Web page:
Earlier cash settlement doesn't reduce workers comp benefitsReprints
An employer can’t receive credit for the full amount of a lump-sum workers compensation settlement to lower the amount of benefits due to a former employee whose case was reopened, the Kentucky Supreme Court has ruled.
Bethany Balderas worked as an exercise trainer for Gardens Glen Farm in Lexington, Kentucky. Court records show that she was injured in November 2006 when a horse she was riding fell and rolled over her.
Ms. Balderas underwent fusion surgery for two fractured vertebrae and returned to work without restrictions. She later negotiated a lump-sum workers comp settlement of $100,000, based partly on a disability impairment rating of 29%.
Ms. Balderas successfully petitioned to reopen her workers comp claim in 2011 based on a worsening of her occupational disability, court filings show. An administrative law judge ruled in 2013 that Ms. Balderas showed that her whole body impairment had increased to 30%, based on decreased range of motion in her spine and other medical problems, and also found that Ms. Balderas was no longer able to work as an exercise trainer.
The judge awarded Ms. Balderas 425 weeks of permanent partial disability benefits at $275.83 per week, filings show. The award was based on Ms. Balderas being eligible for $456.25 in weekly benefits minus a credit of $180.42 per week to offset the value of Ms. Balderas' claim at the time of her settlement with Gardens Glen.
Gardens Glen appealed, arguing in court filings that the offset should have been based on the $100,000, which was worth “substantially” more than the value of Ms. Balderas’ claim at settlement time, records show. But the administrative law judge’s opinion was upheld by the Kentucky Workers’ Compensation Board and the Kentucky Court of Appeals.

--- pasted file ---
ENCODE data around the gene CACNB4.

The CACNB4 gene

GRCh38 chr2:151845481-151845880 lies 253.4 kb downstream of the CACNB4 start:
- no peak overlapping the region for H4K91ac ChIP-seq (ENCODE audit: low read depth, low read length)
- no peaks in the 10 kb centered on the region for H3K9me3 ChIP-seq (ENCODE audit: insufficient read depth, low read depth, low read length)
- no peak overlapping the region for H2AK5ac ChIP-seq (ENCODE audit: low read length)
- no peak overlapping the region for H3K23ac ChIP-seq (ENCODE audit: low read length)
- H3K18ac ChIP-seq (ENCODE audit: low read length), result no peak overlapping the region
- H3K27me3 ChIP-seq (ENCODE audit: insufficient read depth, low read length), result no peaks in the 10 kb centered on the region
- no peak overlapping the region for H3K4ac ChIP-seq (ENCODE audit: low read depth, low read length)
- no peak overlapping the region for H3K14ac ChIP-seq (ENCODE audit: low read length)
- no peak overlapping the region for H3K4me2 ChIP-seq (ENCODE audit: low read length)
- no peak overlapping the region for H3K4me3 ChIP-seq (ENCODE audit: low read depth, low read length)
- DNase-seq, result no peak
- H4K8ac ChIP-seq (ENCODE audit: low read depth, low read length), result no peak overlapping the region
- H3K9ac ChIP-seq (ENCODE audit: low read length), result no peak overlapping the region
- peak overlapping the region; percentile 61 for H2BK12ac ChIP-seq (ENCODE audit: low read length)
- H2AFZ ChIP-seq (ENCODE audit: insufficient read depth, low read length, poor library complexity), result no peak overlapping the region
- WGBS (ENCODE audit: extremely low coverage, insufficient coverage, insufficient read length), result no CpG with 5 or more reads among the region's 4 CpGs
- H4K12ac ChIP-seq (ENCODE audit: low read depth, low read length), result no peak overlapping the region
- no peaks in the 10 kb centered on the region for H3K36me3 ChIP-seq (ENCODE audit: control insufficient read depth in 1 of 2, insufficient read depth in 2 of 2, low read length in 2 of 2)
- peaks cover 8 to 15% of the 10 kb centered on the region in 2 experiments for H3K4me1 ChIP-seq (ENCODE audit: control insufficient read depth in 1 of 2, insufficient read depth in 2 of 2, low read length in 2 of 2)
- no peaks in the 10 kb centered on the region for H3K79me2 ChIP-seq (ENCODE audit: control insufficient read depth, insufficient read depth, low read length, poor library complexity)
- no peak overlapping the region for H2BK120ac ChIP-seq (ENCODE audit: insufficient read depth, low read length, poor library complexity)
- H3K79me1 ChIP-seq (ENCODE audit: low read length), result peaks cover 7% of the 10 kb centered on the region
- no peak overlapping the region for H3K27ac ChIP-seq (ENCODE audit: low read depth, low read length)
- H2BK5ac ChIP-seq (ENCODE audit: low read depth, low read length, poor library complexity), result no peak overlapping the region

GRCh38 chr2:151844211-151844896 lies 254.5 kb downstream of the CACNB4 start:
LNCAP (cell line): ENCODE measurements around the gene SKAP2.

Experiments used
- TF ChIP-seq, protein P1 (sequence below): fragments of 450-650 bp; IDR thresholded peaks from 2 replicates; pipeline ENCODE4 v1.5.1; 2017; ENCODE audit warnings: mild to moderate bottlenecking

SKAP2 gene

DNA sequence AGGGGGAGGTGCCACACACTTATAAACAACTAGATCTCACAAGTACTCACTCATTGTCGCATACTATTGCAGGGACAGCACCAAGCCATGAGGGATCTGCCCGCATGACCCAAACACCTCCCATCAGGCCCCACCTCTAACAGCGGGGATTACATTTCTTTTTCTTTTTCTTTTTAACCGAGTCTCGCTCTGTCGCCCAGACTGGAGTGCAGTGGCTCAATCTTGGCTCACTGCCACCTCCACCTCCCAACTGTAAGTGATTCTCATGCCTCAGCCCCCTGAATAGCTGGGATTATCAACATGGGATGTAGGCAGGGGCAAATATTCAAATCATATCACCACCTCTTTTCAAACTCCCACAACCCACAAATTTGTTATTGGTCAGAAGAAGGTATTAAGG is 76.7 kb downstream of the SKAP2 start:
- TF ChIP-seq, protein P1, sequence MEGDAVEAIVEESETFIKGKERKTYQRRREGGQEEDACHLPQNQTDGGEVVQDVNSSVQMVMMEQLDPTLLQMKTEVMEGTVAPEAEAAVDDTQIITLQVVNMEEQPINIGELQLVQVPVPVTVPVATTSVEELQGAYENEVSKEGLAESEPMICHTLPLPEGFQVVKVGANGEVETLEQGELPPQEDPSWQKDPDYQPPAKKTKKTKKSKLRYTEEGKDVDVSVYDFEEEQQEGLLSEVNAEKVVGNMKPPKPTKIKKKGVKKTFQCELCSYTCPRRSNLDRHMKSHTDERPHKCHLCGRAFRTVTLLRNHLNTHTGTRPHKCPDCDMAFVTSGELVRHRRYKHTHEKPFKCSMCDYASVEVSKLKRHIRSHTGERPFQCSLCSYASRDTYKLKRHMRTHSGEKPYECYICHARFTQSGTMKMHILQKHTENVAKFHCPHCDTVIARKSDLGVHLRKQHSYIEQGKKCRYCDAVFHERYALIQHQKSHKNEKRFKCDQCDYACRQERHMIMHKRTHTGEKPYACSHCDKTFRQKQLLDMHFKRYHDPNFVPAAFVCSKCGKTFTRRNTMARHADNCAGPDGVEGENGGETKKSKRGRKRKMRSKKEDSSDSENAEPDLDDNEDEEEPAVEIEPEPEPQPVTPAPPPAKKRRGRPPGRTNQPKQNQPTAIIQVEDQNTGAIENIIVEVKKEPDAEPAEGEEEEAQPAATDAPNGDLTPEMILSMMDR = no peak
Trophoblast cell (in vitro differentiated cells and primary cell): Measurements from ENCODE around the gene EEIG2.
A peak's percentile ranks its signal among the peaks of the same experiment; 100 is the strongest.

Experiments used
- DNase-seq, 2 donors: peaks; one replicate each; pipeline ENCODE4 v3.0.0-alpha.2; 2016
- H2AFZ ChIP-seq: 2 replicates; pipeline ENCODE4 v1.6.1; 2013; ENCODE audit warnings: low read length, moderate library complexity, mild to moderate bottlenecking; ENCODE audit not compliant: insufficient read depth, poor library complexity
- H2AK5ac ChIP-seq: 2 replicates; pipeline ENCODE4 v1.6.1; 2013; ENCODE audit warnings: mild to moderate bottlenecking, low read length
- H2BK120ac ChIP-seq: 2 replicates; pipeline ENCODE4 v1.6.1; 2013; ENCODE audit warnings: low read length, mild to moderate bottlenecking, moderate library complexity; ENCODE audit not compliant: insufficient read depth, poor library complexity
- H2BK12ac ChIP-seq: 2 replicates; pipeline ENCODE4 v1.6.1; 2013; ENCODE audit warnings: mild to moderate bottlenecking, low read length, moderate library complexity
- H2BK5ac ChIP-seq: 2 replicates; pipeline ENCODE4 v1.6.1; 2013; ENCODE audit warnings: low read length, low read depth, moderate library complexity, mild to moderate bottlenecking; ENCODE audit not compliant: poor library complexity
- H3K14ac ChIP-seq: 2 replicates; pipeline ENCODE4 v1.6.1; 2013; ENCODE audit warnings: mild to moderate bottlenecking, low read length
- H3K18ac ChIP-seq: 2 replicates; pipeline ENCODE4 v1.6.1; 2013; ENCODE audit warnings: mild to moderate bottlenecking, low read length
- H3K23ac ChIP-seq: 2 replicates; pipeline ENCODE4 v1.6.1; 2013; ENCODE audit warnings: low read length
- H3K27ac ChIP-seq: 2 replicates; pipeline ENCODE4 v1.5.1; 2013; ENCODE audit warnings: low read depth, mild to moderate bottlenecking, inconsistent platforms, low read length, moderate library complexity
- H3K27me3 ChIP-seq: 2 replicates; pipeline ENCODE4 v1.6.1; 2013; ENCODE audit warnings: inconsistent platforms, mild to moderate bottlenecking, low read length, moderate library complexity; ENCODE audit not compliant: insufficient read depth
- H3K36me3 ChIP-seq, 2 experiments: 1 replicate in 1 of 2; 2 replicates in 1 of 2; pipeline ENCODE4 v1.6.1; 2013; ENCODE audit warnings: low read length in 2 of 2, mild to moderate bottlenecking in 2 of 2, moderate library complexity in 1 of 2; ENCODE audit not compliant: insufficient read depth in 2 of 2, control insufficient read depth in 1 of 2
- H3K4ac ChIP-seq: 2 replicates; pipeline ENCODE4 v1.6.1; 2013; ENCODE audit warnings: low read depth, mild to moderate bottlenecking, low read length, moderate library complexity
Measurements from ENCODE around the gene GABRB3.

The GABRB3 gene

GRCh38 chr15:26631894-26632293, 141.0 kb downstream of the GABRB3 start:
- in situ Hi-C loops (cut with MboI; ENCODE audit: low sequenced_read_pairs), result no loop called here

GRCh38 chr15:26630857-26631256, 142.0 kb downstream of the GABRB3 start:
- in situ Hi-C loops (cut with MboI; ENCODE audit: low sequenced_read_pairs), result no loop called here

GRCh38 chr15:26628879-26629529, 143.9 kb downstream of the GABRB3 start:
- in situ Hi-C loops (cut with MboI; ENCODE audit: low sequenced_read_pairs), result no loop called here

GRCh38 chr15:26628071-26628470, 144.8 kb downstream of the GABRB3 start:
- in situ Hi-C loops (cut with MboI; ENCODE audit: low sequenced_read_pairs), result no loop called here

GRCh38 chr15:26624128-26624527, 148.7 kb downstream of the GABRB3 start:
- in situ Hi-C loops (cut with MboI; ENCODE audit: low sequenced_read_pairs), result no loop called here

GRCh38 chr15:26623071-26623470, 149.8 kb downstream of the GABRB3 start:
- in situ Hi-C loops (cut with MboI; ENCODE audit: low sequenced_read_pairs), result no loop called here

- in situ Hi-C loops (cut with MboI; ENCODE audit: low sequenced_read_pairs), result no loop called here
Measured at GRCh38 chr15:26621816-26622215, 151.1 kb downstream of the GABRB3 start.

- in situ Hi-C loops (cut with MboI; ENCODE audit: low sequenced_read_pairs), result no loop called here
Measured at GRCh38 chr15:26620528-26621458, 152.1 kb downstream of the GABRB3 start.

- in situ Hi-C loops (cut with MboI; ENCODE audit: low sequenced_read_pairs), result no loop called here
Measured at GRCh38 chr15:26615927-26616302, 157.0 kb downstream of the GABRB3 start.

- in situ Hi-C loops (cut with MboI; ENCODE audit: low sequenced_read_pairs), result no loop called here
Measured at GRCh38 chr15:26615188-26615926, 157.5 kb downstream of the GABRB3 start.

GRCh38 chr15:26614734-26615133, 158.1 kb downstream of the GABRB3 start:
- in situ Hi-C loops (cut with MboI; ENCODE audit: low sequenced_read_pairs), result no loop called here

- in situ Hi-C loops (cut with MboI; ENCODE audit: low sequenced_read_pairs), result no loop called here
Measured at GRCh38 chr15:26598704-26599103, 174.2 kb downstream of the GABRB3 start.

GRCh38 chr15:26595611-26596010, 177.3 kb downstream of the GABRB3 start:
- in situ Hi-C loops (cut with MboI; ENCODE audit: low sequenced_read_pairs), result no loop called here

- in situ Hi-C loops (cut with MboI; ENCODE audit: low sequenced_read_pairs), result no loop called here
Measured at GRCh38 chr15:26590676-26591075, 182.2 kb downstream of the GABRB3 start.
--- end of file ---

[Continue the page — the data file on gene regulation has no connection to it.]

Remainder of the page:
No dollar-for-dollar credit
The Kentucky Supreme Court last week unanimously upheld the lower court rulings, finding that Gardens Glen was not entitled to a dollar-for-dollar credit for settlement payments it made to Ms. Balderas.
While Gardens Glen paid more in its settlement than the value of Ms. Balderas’ workers comp benefits at the time of her original claim, the Kentucky high court found that award credits should be based on the claimant’s “actual occupational disability” despite “the figure for which (she) settled.”
When “a settled claim is reopened, the monetary value of the original negotiated settlement may not reflect the claimant’s actual disability,” the ruling reads. “The change in occupational disability should be calculated as the difference between the actual disability on the date of the settlement, as found by the (administrative law judge), and the occupational disability at the time of reopening.”